There's plenty to do if you look

02:23, Oct 12 2012

I was going to suggest that you count the number of events listed in the community calendar in Marlborough Midweek on Wednesday, but I've done it for you - just in case you've already recycled the paper or it's gone on to the floor of the budgie cage.

There were 161 listings.

Some of those are events or group meetings that happen every week - bridge clubs, croquet, Zumba classes, card sessions, arts groups, choir practices, or fitness sessions. Others are less regular or one-off events.

The total number seems to be about average for a week; sometimes there are less, but other times there are so many we have to edit them back to fit on the page.

It is proof, in print, that there is plenty going on in the region for someone with time on their hands, or new here looking for a way to get involved and meet people.

Admittedly a fair proportion of the listings are aimed at older people with more free time, but there are things to do for sporty types, newer parents, and children.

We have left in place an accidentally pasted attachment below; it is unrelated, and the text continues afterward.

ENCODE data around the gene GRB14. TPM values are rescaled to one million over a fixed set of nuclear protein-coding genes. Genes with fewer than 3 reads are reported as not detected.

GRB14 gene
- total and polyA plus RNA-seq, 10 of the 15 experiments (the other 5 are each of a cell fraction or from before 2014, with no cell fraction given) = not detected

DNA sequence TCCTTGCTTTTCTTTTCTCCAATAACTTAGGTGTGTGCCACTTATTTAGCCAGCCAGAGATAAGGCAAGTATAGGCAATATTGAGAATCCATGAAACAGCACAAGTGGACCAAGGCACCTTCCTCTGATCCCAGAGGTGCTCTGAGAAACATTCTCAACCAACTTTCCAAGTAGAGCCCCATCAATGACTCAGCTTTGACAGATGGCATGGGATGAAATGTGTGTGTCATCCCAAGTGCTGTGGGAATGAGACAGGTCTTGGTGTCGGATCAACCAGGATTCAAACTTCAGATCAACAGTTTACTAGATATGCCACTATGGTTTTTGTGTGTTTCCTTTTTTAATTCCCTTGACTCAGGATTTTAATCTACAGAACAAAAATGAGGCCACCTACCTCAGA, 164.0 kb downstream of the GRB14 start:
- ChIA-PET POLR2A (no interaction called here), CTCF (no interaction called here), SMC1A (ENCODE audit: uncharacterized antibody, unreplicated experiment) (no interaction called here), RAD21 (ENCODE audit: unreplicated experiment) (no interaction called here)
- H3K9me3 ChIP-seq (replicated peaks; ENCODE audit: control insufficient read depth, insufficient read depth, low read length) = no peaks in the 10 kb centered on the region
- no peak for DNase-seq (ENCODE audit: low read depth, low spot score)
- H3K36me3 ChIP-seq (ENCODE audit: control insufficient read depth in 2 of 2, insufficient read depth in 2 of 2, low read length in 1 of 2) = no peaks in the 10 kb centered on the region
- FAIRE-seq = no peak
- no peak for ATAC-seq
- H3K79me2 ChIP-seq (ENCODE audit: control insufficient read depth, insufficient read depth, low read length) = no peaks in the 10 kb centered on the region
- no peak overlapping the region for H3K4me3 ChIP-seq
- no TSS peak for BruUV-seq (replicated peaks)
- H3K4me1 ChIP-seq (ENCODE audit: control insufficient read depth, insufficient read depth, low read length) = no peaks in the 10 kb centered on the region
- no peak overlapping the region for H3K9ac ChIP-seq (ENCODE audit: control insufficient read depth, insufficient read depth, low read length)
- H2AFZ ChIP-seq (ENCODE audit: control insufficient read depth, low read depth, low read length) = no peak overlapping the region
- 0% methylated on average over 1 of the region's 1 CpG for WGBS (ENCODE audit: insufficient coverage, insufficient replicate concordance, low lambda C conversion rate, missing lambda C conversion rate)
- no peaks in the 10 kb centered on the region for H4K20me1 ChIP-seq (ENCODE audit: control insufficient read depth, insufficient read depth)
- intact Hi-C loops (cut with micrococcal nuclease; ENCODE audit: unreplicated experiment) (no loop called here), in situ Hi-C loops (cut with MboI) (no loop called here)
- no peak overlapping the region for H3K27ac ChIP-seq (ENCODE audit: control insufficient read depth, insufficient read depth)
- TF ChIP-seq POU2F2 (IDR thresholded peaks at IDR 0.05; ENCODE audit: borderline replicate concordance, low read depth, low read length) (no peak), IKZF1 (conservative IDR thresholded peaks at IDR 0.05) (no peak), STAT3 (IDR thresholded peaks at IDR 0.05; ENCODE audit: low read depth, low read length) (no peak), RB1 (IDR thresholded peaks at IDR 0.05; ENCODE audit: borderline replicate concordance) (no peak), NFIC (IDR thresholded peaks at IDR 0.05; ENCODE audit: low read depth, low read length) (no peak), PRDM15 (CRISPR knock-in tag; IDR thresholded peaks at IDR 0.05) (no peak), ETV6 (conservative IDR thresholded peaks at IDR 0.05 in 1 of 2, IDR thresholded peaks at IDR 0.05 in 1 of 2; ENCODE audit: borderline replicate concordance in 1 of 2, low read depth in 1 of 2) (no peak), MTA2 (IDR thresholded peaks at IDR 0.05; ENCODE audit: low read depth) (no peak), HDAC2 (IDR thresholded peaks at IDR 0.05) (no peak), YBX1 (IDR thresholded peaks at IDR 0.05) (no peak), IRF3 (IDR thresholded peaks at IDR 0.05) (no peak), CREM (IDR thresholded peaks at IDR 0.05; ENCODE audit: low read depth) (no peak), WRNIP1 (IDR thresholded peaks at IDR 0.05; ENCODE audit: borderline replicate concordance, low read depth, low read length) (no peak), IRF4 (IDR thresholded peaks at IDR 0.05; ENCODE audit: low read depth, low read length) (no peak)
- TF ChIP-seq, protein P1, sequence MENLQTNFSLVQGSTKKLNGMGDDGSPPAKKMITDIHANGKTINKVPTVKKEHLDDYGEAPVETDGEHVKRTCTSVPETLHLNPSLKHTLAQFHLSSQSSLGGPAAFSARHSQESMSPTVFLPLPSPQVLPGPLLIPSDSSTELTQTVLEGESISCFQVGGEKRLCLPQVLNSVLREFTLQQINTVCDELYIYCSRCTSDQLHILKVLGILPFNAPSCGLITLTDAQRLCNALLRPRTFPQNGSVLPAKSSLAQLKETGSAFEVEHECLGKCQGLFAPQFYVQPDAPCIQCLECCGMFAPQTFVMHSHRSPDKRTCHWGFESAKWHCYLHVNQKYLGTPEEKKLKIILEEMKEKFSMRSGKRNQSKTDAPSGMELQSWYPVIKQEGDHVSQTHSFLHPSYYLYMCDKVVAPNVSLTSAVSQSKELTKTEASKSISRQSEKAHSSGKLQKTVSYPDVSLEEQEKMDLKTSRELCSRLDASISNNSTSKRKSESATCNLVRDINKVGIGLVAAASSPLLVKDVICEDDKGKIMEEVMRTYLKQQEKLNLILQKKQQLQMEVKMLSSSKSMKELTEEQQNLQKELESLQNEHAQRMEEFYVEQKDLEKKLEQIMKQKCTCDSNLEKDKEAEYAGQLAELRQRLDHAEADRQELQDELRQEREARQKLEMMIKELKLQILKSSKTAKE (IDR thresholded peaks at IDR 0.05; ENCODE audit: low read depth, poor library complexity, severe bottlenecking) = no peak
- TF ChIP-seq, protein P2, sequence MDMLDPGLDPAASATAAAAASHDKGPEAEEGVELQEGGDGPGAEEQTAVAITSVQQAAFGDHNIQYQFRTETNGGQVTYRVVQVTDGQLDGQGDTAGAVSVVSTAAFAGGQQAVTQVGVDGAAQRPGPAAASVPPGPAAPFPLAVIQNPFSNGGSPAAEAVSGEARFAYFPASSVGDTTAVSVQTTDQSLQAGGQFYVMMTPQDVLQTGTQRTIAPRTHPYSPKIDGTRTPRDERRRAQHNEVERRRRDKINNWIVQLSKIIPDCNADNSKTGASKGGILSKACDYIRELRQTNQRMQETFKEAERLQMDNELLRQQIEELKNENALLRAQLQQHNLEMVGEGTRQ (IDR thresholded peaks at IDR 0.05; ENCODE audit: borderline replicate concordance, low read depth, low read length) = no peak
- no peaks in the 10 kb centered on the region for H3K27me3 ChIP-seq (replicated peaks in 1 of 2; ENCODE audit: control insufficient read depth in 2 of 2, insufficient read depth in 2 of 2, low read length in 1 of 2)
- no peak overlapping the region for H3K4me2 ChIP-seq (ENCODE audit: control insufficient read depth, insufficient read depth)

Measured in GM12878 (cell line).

If we work on the guesstimate that the calendar has about 20 per cent of what's actually going on in the region, the total for the average week will be about 800 organised activities.

Now can anyone really say there's nothing to do here? Probably the only gap in the market is for teenagers, but a fair number of the moaners in that age group wouldn't get involved no matter what was organised for them.

People moving to a new town often find it hard to be accepted. Residents are good at making visitors welcome but can be a bit standoffish when someone new moves in next door. What happens if you don't like them?

So it's up to the newcomers to make the effort, to get out and get involved. People with children have an advantage because they meet other parents through playgroups, school, or clubs.

But it's the likes of these community events, groups and clubs that can be the opening for someone new.

As I said, the list in the paper each week, and on our website all the time, is far from exhaustive. Organisations such as Sport Tasman, Citizens' Advice, Greypower, and the district council also have long lists of contacts and events. Some supermarkets also have community noticeboards.

If we go looking, we will find.

The Manawatu Standard